"There is No Plan B." ~ Spencer Bell

The latest treatment options are available to patients, including access to both standard and investigational therapies. Over the course of their careers, most doctors will never encounter a case of adrenal cancer. The University of Michigan adrenal specialists typically see 10 to 15 adrenal cancer patients each week. The U-M Endocrine Oncology Program is the only program in the U.S. with sufficient patient volume to conduct a Phase II adrenal cancer trial. This fact has allowed a leading pharmaceutical company to partner with the U-M to launch one of the only large, multi-institutional Phase II trials for adrencal cancer.

Research is conducted through the University of Michigan’s Comprehensive Cancer Center’s Endocrine Oncology Program also headed by Dr. Gary Hammer. This program is fully integrated into the research infrastructure at Michigan, including expertise in cancer stem cell, stem cell and basic cancer biology. This makes it possible for investigators to explore the basic biology of adrenal growth, and to develop new treatments including targeted biological-based therapies with the potential to attack cancer cells while sparing healthy tissue.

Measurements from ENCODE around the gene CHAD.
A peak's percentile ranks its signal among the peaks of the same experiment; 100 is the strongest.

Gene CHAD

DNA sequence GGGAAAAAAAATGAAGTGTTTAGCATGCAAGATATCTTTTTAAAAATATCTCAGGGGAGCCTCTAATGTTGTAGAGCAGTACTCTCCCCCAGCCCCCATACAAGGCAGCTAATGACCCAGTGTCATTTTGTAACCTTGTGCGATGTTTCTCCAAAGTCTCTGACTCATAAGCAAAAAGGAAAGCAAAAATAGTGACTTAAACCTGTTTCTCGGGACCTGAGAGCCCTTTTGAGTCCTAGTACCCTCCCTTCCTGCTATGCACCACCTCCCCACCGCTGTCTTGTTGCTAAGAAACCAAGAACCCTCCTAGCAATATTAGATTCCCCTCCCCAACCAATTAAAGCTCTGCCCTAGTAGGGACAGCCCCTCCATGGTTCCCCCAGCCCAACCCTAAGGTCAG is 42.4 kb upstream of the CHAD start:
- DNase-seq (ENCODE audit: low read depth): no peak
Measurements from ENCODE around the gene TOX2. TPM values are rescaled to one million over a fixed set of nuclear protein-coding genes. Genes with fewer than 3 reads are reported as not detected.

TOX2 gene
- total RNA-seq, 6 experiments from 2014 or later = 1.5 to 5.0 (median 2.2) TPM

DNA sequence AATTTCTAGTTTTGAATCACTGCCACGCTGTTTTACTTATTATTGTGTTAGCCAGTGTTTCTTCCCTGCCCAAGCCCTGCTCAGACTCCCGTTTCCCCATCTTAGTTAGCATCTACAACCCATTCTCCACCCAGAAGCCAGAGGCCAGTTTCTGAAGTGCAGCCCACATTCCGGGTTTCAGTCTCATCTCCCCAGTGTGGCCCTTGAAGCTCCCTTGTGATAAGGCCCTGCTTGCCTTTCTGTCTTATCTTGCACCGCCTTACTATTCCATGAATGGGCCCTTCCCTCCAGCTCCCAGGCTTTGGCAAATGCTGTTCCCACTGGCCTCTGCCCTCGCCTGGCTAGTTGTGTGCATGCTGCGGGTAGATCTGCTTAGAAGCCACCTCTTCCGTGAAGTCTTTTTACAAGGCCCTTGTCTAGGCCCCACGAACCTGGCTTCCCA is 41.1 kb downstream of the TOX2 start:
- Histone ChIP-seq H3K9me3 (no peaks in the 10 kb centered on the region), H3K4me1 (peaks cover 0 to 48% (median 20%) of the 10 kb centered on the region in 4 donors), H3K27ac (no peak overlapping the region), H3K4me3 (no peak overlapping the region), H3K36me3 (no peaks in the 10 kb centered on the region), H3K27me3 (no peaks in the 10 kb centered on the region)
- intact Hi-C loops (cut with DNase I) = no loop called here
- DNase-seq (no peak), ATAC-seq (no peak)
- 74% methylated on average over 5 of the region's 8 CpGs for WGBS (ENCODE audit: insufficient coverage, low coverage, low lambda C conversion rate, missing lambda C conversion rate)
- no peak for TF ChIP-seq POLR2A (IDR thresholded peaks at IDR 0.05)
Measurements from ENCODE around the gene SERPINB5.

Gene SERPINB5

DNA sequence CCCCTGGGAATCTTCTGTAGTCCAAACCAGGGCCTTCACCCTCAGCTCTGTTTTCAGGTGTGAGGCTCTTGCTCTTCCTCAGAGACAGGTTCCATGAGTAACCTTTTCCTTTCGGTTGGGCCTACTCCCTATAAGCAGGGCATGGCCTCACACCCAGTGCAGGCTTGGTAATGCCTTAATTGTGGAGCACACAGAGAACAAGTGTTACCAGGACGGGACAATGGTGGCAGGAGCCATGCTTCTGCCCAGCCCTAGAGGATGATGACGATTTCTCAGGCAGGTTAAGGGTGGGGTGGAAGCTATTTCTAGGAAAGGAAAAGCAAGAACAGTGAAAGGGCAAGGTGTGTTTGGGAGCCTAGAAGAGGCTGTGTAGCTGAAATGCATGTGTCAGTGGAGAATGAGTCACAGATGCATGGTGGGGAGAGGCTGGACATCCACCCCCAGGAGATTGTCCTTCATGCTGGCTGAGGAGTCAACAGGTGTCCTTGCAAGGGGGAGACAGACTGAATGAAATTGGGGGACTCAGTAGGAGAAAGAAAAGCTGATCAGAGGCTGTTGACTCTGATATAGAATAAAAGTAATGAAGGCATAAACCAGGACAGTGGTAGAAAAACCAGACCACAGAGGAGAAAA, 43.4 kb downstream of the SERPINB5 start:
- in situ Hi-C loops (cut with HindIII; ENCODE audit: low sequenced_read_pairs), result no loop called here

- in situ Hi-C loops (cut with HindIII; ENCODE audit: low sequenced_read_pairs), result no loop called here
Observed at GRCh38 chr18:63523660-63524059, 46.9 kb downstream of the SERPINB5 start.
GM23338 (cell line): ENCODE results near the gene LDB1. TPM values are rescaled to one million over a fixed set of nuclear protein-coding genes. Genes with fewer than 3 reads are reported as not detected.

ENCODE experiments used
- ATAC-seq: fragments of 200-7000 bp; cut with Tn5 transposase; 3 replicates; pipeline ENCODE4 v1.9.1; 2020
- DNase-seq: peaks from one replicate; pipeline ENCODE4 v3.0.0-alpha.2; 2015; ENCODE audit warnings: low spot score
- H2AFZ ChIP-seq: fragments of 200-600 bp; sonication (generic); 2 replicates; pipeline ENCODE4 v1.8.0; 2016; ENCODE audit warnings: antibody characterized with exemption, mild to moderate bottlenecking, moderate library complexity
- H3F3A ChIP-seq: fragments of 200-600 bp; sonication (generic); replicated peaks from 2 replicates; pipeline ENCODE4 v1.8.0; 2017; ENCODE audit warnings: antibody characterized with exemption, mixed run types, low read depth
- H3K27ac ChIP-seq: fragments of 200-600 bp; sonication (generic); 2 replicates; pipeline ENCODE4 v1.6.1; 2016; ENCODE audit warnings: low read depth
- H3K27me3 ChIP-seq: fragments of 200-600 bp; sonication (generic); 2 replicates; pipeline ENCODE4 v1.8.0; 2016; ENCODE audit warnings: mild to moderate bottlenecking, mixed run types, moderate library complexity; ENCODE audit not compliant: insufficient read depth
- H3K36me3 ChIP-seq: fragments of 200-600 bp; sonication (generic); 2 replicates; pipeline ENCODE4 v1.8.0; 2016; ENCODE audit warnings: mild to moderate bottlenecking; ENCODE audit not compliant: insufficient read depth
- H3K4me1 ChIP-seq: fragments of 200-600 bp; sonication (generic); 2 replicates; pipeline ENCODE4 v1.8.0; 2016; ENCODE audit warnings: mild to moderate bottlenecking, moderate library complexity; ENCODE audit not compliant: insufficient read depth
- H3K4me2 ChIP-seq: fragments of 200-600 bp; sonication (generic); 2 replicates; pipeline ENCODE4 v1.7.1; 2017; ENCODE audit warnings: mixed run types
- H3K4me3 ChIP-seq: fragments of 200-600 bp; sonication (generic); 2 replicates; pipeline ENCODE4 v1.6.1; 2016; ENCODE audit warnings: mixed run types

Dr. Hammer and the U-M team have increasingly been approached to coordinate collaborative research with academic institutions and pharmaceutical companies around the world. Such partnerships are essential when tackling a rare cancer. As a direct result of research efforts and collaborations centered at Michigan, three new clinical trial protocols in adrenal cancer are currently open and available to patients at the UMCCC- an unparalleled volume of activity to be focused on such a rare disease.

Ongoing research includes studying the genetics and stem cell biology of adrenal cancer, identifying novel genetic mutations and signaling pathways that could ultimately lead to targeted therapies. Because the adrenal gland shares an embryological origin with the testes and ovaries, this research could lead to better understanding of those cancer types as well.

(Adrenal Cancer Program Brochure, University of Michigan Comprehensive Cancer Center, 2010)



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